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Creating models of sustainability in urban places

Jul 21, 2007 Creating Models of Sustainability in Urban Places.pdf

I was pondering the word “sustainability” last week while working on a project near St. Louis. We had been hired to take a barn down for the Collinsville Area Recreational District (C.A.R.D.). This particular barn was probably built  around 1820 and most likely remodeled extensively in the 1860s.

The original structure was hewn white oak (including all braces, joists etc); the remodel was of white pine. The older oak portion of the frame was built with small dimension timbers (nothing larger than a 6 x 8) of local origin. By contrast, some of the roof sheathing and flooring included boards up to 30 in. wide and 16 ft. long: material regularly produced from the large white pine growing in Wisconsin and Michigan, up to 750 miles away from St. Louis. Of all the old-growth pine forests in the U.S., of which there used to be almost 3,200,000 hectares (over 7.9 million acres), as much as 2,026,000 hectares were located in the upper Midwest—63% of the nation’s total old-growth white pine  forests, today mostly on the endangered list due to deforestation (www.ancientforest.org). This deforestation occurred in a relatively short time, from the mid- to the late-1800s.

Sustainability is often thought of as an attempt to provide the best outcomes for the human and natural   environments both now and into the indefinite future. Or, as defined by the Brundtland Commission, “development that meets the needs of the present without compromising the ability of future generations to meet their own needs” (www.sustainablemeasures.com).

What makes me think of sustainability when dismantling a barn, especially one that will be re-erected as a barn? I think of how structures can be built well enough to meet the demands of the present and the future. I also consider the materials used in structures and their impact on the local (or non-local) environment. Last year we erected another dismantled barn for C.A.R.D. That structure was built in 1868, mostly of Wisconsin red and white pine in E. Peoria, Ill., where most local timber had already been cut down and the area was suffering a wood shortage. Peoria was first explored and documented in 1673 and founded in 1813. There was plenty of time for a resource-hungry population to exploit the local materials and be forced to look elsewhere (www.state.il.us/hpa).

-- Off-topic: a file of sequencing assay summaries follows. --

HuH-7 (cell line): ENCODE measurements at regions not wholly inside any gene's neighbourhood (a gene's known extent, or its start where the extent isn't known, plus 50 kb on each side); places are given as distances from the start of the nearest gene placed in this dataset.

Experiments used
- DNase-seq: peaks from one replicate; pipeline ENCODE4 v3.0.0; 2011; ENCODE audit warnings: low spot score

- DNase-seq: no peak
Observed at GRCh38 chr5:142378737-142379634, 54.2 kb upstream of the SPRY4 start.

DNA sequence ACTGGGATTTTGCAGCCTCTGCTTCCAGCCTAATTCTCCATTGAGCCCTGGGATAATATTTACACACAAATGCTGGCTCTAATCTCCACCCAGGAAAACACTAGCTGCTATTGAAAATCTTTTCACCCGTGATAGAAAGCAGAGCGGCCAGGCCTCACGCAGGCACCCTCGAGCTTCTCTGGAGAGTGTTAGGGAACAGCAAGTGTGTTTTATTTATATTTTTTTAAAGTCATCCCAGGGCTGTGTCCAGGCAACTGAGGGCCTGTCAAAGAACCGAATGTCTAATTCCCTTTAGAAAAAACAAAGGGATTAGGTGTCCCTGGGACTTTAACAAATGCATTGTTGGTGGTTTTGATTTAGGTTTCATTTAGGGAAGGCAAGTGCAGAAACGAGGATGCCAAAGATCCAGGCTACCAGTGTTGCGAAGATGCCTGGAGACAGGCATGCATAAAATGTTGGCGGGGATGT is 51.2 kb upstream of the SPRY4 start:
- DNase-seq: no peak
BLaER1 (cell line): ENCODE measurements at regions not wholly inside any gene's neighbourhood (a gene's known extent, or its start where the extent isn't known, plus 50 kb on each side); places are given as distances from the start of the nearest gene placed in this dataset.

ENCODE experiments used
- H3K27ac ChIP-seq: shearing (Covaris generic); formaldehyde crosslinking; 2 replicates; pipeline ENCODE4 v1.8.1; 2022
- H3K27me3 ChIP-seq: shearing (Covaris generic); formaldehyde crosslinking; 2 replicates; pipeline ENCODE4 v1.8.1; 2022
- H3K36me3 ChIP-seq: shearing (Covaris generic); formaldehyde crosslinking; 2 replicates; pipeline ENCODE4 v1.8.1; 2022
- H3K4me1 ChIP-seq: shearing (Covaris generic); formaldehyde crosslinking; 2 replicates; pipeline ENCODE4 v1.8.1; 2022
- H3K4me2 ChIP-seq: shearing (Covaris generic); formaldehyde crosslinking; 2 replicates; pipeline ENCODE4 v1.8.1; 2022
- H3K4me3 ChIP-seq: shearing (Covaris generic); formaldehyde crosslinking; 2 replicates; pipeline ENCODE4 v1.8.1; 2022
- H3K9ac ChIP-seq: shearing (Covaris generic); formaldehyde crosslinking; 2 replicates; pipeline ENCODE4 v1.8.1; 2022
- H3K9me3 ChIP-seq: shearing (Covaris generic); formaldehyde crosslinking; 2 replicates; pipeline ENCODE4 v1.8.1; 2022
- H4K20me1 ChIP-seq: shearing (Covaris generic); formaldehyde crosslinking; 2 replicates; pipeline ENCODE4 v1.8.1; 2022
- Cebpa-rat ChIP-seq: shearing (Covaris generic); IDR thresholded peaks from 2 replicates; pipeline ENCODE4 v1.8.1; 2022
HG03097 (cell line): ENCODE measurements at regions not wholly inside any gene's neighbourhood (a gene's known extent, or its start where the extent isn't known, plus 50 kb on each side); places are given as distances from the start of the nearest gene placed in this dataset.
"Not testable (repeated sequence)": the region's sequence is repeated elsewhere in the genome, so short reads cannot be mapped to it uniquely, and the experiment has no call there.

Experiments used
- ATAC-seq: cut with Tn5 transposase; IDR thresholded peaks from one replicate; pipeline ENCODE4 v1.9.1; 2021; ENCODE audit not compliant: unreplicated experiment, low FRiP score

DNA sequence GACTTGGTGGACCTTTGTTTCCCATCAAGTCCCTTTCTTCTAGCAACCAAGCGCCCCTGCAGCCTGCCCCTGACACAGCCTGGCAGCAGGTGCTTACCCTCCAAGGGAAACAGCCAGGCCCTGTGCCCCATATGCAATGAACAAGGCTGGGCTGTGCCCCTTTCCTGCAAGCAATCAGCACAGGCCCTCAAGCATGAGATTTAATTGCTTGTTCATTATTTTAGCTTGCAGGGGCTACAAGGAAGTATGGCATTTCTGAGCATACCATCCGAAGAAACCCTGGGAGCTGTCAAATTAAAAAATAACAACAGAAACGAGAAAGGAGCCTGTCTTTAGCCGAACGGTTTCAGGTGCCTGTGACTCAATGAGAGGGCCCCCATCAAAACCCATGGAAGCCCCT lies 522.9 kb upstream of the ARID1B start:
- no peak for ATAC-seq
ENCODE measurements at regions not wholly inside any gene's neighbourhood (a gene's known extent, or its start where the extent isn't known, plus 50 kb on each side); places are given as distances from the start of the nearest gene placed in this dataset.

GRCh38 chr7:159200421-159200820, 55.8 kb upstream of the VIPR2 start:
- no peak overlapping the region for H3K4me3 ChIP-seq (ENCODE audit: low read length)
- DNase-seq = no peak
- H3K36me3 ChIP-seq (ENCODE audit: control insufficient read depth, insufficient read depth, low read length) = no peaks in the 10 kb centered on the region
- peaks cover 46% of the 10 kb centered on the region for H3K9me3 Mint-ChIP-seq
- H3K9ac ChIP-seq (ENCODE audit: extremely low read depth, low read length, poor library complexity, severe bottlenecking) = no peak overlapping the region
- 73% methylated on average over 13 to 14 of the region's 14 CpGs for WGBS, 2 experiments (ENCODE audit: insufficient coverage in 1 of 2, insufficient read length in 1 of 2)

The early-1800s barn we just dismantled for C.A.R.D. near St. Louis came from trees that may have been no older than 75 years. Like Peoria, St. Louis had been explored and documented in 1673 and founded in 1764. The barn was just a few miles from the bluffs overlooking the Mississippi and the very large Native American settlement of Cahokia Mounds (the largest earthen structure in the New World, with a peak population of 40,000).

When the barn was built, the area already had a long history of pre-European settlement and resource use by Native Americans (www.en.wikipedia.org/wiki/Cahokia). C.A.R.D., like other community groups we have worked for, is interested in preserving local heritage. Unlike some community groups, though, they are pursuing sustainability in an area exploding with urban growth. As the 19th-century farm landscape gets swallowed up by the industrial agricultural landscape, which in turn is getting devoured by the urban landscape, C.A.R D. attempts to preserve aspects of early 20th-century farmscapes and demonstrate how small farms as well as the barns and buildings on them can be both sustainable and self-supporting. (For more on C.A.R.D.’s Willoughby Farm project, see  www.collinsvillerec.com/Farm.html.)

Over the years, I have restored many buildings (with lots of help from too many people to list) of varying shape, purpose, and design. Often, these buildings end up in museums, act as town showpieces, or serve in adaptive re-use (such as homes). Once or twice a year, though, the opportunity for the restoration of a building occurs with the original purpose upheld. How satisfying, to see the building continue its intended purpose. I believe that good restoration is sustainability. Even though many new materials may be used in restoration, much is original. And what can be more sustainable than using labor (and fewer products rich in the use of fossil fuels) to achieve a shelter, rather than resource-heavy methods? Restoration takes a lot of labor and, if we keep it simple, local resources. We have seen the environment (and landscape) change due to civilization’s needs over the last several thousand years of human habitation in the Americas, forcing people to use non-local resources (such as white pine for the decking and flooring of our current dismantle) when local resources have been depleted.

If we are to provide “the best outcomes for the human and natural environments both now and into the future,”  shouldn’t we remind ourselves about both the follies and the wisdom of the past? In the U.S. and Canada,  currently over 76% of the population lives in an urban area, and by 2030 as much as 84% of the population will be living in areas classified as urban areas (www.un.org/esa/population/pubsarchive/ura/uracht1.htm).

Read more about the CARD Barn Restoration Project

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